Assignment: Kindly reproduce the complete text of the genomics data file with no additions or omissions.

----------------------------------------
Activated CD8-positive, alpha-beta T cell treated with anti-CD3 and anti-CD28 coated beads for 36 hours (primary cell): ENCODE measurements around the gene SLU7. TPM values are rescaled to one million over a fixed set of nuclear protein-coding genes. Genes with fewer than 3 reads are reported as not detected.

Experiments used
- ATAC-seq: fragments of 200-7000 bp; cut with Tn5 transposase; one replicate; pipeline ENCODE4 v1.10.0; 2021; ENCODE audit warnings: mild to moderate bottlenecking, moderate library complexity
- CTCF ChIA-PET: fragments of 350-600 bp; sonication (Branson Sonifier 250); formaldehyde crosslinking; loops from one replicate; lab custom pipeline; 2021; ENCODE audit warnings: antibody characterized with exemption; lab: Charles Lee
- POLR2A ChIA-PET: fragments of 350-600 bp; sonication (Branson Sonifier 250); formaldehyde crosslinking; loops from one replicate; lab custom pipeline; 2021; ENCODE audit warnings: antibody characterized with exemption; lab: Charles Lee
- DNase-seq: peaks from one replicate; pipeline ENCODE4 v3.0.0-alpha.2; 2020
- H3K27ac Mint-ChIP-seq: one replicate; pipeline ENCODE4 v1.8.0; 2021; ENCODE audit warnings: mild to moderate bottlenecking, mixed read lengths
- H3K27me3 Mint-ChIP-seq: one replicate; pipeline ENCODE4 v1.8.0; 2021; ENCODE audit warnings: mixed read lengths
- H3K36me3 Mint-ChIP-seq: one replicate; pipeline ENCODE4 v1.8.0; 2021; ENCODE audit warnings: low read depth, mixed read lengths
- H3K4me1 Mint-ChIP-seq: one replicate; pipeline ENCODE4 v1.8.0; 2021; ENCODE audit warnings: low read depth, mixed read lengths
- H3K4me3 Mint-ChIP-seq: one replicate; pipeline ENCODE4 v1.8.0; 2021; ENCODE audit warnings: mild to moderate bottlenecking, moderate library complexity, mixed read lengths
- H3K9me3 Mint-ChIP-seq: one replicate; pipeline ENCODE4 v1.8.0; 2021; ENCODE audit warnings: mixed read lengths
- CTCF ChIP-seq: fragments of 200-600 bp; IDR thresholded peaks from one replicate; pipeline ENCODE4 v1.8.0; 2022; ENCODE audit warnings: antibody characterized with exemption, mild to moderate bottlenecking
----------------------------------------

Activated CD8-positive, alpha-beta T cell treated with anti-CD3 and anti-CD28 coated beads for 36 hours (primary cell): ENCODE measurements around the gene SLU7. TPM values are rescaled to one million over a fixed set of nuclear protein-coding genes. Genes with fewer than 3 reads are reported as not detected.

Experiments used
- ATAC-seq: fragments of 200-7000 bp; cut with Tn5 transposase; one replicate; pipeline ENCODE4 v1.10.0; 2021; ENCODE audit warnings: mild to moderate bottlenecking, moderate library complexity
- CTCF ChIA-PET: fragments of 350-600 bp; sonication (Branson Sonifier 250); formaldehyde crosslinking; loops from one replicate; lab custom pipeline; 2021; ENCODE audit warnings: antibody characterized with exemption; lab: Charles Lee
- POLR2A ChIA-PET: fragments of 350-600 bp; sonication (Branson Sonifier 250); formaldehyde crosslinking; loops from one replicate; lab custom pipeline; 2021; ENCODE audit warnings: antibody characterized with exemption; lab: Charles Lee
- DNase-seq: peaks from one replicate; pipeline ENCODE4 v3.0.0-alpha.2; 2020
- H3K27ac Mint-ChIP-seq: one replicate; pipeline ENCODE4 v1.8.0; 2021; ENCODE audit warnings: mild to moderate bottlenecking, mixed read lengths
- H3K27me3 Mint-ChIP-seq: one replicate; pipeline ENCODE4 v1.8.0; 2021; ENCODE audit warnings: mixed read lengths
- H3K36me3 Mint-ChIP-seq: one replicate; pipeline ENCODE4 v1.8.0; 2021; ENCODE audit warnings: low read depth, mixed read lengths
- H3K4me1 Mint-ChIP-seq: one replicate; pipeline ENCODE4 v1.8.0; 2021; ENCODE audit warnings: low read depth, mixed read lengths
- H3K4me3 Mint-ChIP-seq: one replicate; pipeline ENCODE4 v1.8.0; 2021; ENCODE audit warnings: mild to moderate bottlenecking, moderate library complexity, mixed read lengths
- H3K9me3 Mint-ChIP-seq: one replicate; pipeline ENCODE4 v1.8.0; 2021; ENCODE audit warnings: mixed read lengths
- CTCF ChIP-seq: fragments of 200-600 bp; IDR thresholded peaks from one replicate; pipeline ENCODE4 v1.8.0; 2022; ENCODE audit warnings: antibody characterized with exemption, mild to moderate bottlenecking